How I beat Breast Cancer


Snober Bhangu’s inspirational story

When 63-year-old Snober Bhangu (pictured right) was diagnosed with Breast cancer in 2000 she admits it “came out of the blue”. By her own admission she was fit and healthy and has since her early forties taken special care in keeping a keen eye on any tell-tale signs of the cancer. But like many other women across the UK, she became another victim of the disease and went through a six-year battle to beat the disease. Having successfully battled and beaten the disease, Snober admits her quality of life has improved since the diagnosis. Now a volunteer for Breast Cancer Care in the Midlands, Snober, who lives in Derby, will take her inspiring work to new levels this month when she takes to the catwalk for the first time as Breast Cancer Care’s glittering annual fashion show.

The mother of two will be joined by 21 male and female models all of whom have had breast cancer, in what will be a unique and inspirational event. The Show, now in its 10th year aims to demonstrate that anyone can feel confident and look amazing after breast cancer surgery regardless of age or background.

Here Snober tells her remarkable story in the hope she can encourage Asian women to become more breast aware. 


“My cancer journey began six years ago. Since my early forties I had been very breast aware and self examined on a regular basis. I also went for my regular mammogram appointments in my fifties. However, I had not felt the lump. The first I knew there was something wrong was when I received a ‘call-back’ letter after a routine mammogram which was generally reassuring saying that nine out of ten lumps are benign. I felt naturally anxious but did not panic at this stage.

On the day of the hospital appointment I took my husband with me and I am glad I did. After a few tests including an ultrasound scan and a biopsy I was told “You have a small growth in your right breast. It is malignant but treatable. So we need to take it out”. The consultant was very supportive and sympathetic. Although the word cancer was not mentioned I knew. I felt numb and my body seemed literally to shut down. I was not prepared for the shock as I generally felt fit and healthy. The news came out of the blue. I felt overwhelmed but remained calm. Coming home and telling the children was very hard. They were shocked but with my husband, family and friends they rallied around and got me through a tough time. My husband has been an absolute rock all the way through.

We all have coping strategies at the time of crisis and mine was to find out as much as I could about the disease so that I could make informed choices about my treatment options. I wanted to remain in control and have an input into the decisions made. I was operated on within ten days of my diagnosis. The surgery was a success and involved lumpectomy and lymph node sampling. Fortunately the cancer had not spread. I think I cried then! I also had six weeks of radiotherapy, luckily with not many side effects. I have now finished taking tamoxifen after five years and see that as a turning point in my cancer journey. However, I remain realistic, aware of the risks and take responsibility for my own health.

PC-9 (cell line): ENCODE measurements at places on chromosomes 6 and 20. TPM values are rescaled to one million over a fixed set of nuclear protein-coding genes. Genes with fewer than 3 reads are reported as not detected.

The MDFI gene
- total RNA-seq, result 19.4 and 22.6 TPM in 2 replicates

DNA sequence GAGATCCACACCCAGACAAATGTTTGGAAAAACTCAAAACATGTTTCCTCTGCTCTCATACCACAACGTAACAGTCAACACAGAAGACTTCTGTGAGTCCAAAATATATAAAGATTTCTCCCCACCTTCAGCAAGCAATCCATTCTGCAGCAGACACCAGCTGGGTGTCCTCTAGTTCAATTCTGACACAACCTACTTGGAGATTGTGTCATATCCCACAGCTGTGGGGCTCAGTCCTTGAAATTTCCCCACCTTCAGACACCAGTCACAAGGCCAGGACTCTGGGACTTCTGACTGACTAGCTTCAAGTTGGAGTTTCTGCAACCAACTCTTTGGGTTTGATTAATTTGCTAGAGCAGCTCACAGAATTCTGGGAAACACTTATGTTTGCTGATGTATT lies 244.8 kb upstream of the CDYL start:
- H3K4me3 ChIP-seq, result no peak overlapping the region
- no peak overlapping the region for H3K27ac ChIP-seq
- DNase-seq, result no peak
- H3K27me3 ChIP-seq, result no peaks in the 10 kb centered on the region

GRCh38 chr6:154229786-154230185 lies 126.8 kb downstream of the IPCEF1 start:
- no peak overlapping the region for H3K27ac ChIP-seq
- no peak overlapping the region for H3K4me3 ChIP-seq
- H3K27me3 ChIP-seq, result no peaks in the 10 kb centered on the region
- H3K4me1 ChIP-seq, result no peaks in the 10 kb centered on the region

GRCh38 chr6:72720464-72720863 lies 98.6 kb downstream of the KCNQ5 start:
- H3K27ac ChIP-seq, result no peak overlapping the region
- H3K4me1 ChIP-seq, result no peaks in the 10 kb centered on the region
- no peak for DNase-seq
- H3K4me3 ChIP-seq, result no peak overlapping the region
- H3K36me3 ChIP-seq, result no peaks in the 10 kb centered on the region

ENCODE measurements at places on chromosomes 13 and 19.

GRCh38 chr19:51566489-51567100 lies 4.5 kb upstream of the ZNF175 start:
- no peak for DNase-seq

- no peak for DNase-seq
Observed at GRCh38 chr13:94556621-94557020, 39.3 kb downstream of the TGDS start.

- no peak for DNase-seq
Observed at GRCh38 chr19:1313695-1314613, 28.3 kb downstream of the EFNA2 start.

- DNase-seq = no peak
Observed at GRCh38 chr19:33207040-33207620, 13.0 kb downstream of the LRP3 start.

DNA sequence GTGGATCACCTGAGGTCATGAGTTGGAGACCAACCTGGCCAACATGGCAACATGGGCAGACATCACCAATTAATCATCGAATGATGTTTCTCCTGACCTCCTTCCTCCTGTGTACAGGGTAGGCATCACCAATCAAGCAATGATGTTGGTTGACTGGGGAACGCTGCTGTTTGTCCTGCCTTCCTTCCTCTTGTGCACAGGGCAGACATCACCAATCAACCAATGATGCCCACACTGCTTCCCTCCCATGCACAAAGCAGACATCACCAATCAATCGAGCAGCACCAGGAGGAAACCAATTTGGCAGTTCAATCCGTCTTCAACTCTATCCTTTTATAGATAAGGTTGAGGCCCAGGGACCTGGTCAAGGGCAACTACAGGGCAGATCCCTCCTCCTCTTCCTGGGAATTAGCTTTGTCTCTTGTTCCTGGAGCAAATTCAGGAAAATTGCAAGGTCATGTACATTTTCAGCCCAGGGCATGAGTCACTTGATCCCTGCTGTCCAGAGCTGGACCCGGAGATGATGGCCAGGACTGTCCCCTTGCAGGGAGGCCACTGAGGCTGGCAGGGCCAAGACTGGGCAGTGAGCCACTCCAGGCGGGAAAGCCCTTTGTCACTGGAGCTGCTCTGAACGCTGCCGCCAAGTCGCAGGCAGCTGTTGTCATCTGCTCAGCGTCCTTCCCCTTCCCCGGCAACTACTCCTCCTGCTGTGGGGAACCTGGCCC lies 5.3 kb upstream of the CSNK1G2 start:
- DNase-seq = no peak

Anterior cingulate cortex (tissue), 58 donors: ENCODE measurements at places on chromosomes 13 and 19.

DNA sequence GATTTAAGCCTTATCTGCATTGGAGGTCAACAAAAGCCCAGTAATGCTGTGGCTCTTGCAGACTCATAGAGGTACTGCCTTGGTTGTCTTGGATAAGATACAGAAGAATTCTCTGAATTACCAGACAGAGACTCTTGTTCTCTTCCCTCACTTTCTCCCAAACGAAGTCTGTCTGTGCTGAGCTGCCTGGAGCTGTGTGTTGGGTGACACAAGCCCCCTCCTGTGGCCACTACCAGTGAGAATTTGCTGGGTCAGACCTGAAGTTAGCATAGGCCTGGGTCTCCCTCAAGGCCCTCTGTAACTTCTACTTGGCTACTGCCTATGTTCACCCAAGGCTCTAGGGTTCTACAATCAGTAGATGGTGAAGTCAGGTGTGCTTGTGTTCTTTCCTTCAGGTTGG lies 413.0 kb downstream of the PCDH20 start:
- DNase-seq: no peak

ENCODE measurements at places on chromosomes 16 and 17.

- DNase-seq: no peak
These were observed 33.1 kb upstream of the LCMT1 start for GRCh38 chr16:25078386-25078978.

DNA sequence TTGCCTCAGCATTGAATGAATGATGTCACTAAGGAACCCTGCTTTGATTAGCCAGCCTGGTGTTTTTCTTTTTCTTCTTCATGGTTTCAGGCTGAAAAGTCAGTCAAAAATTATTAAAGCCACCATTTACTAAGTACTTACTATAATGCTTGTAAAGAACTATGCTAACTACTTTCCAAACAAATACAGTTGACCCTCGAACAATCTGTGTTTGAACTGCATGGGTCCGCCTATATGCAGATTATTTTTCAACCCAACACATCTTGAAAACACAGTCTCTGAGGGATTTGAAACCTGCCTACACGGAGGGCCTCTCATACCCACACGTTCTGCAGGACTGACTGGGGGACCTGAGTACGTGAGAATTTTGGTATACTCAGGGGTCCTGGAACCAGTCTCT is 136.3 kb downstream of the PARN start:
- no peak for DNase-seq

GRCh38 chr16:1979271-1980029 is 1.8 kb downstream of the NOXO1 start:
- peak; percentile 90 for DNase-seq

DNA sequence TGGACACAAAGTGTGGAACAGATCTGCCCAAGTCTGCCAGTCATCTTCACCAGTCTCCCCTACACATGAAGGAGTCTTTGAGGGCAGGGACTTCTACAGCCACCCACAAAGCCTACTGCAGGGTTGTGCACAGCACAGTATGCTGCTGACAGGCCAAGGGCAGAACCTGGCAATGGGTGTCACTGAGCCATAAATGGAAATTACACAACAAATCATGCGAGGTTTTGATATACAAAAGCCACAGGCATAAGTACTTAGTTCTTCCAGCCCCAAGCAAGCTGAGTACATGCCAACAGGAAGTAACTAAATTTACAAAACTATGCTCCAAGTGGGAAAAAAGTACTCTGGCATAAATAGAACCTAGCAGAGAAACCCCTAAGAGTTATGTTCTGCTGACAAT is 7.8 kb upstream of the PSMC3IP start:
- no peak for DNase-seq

My motivation to become a volunteer was mainly to contribute back for the overwhelming support from the family, friends and the health professionals. I also wanted to raise and increase awareness of the disease in the community, breakdown barriers and alley fears by sharing personal experience, knowledge and information. I hear of women from the minority groups who do not attend their check ups and it worries me. There is still a fear and stigma of the disease in the Asian community and it is often a taboo subject. And yet it is absolutely vital for all women to remain breast aware throughout their lives, report any changes to their GP immediately and keep routine mammogram appointments, as early detection is the key to a positive outcome.

For most women diagnosis of breast cancer is a very emotional experience. It is connected with your body image and feelings of femininity. Getting involved in the fashion show for me is to send a positive and inspirational message that there is life after breast cancer and women have a choice in feeling and looking good and leading a normal life. I am looking forward to the fashion show and feel privileged to be part of a worthwhile cause.

Breast cancer is a scary experience and I had to dig deep to find strength and courage to beat it. Now I am fully recovered and there are so many more important and rewarding things to fulfil my life. I have moved on. My priorities are different and I do not take anything for granted. I do not worry about little things. I am aware of my diet and lead a healthy life style. I have taken up new hobbies and started to travel more extensively. My contribution to public relations and community service has resulted in getting an MBE from Her Majesty this year and my family and friends are very proud of this great achievement. I find volunteering for BCC rewarding, enjoyable and fulfilling. It enables me to put across a positive, key breast cancer messages to other women. I live each day to the full and I am well and happy. I remain positive and optimistic about the future and on a daily basis, I don’t worry. And I am very proud of my beautiful and loving family.”


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